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Politics and Society today Preparing the Bride of Jesus Christ

How to overcome Gloom

How to overcome gloom is a question best answered when the gloom has lifted, and best digested before a next episode arises.

Gloom is that dark, oppressive sense we have when something hits us emotionally or spiritually. It’s like our car being sideswiped while we’re in it: unexpected, without warning, hard!

Triggers are small but explosive: a tiny difference of opinion with someone dear (or even one not-so-dear) to us; a bit of foreboding news, whether in the paper or on tv (there’s so much news at the moment that is negative) or more family-oriented; realising we’ve made a wrong choice which we cannot change. As you’re reading, I expect you’re thinking of something right now and wondering, “Could that be a trigger?” Yes, probably.

Gloom is temporary: that’s the first and most important thing to realise when  you’re in it. The dark sense of hopelessness will not remain; and that knowledge is the first step to getting through it.

Gloom is separate from us: it is external or biochemical but it is not a part of you. It may be demonic, in which case you pray it off, bind it or cast it out (getting others to help can be useful). It may be biochemical, in which case eat healthy, drink fluids, exercise (endorphins lift us naturally). It may be based on a thought, so to trace the gloom to a particular mindset or discovery which has brought you down can constructively help you through it.

Gloom is down so look up!: Jesus and worship music lift us from the heaviness of worry, desperation, listlessness and gloom. It may take some effort to get to a point of celebration, but putting on positive, life-giving worship music is sound advice (pardon the pun!) Singing is even more powerful. Dancing is a great option. The point is to look up to our GOD, lift up our voice (even if it’s to cry out rather than to sing), and move out of our misery physically. Writing it out, using creative expression of any kind, helps to move the gloom out and away from us.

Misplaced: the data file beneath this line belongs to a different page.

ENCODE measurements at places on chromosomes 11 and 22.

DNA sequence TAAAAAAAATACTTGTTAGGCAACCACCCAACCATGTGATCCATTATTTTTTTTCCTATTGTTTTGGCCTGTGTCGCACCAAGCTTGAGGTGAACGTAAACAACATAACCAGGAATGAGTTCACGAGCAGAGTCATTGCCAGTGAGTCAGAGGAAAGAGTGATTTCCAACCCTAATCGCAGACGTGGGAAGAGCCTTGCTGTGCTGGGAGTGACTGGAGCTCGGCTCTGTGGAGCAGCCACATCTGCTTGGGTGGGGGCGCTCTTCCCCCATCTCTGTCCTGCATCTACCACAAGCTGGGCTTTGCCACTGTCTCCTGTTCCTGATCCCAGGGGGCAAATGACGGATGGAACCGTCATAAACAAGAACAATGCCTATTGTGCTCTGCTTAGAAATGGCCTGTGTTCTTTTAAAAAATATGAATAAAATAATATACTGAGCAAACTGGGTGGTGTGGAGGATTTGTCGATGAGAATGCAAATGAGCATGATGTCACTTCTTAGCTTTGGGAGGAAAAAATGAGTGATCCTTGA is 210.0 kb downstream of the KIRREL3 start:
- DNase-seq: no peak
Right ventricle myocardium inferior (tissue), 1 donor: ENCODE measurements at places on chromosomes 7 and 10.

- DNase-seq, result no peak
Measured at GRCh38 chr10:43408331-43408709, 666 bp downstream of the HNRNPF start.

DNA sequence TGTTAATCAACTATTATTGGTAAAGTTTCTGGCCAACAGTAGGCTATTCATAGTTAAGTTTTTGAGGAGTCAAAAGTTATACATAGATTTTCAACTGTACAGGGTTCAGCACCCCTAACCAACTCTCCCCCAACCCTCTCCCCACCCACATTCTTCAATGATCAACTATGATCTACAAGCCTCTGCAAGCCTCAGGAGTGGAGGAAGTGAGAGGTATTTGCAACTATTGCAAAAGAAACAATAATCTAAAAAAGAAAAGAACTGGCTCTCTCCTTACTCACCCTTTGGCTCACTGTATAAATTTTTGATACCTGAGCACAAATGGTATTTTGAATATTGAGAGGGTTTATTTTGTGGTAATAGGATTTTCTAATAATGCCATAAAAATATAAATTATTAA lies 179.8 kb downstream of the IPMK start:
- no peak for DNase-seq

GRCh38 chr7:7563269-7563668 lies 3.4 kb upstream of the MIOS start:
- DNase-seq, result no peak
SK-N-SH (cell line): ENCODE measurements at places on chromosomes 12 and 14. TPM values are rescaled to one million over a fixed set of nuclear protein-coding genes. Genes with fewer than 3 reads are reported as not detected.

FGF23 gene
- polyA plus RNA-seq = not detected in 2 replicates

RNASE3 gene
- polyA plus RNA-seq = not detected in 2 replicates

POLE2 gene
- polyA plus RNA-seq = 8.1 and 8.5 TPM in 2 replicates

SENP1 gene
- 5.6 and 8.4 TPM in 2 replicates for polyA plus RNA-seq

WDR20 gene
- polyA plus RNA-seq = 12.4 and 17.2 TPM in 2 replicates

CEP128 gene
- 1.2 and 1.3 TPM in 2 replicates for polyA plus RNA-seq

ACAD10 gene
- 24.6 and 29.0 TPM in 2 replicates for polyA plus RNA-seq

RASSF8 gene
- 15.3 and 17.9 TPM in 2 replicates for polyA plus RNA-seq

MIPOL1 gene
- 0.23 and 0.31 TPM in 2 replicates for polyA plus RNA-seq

Gloom is oppressive: it’s not GOD. Is is flesh and we have overcome the flesh, the devil and the world through Jesus. It is not to be condemned when we feel gloom, but rather to know we’ve been rescued from it and He can overcome it for us. 

Gloom may be prophetic: What we experience may be only a piece of what others are experiencing. Elijah experienced serious fear and futility when confronted with Jezebel. And yet, GOD said he was not the only one for GOD’s word but there were 7000 others (see 1 Kings 19:1-18). We are not alone in our gloom and in fact, we may experience it for the sake of prayer for others. You are not alone, we are not alone; and we stand for others so they may not fall.

Summary:

We best play our part by asking GOD to take the gloom and to help us through it. Knowing it is temporary, separate from us, oppressive, and knowing that looking up and away is not denial but sound strategy helps us through. Whether external forces and circumstances or internal dismay has brought about the gloom, facing it, working through it, trusting GOD is in even this, will help us until it passes.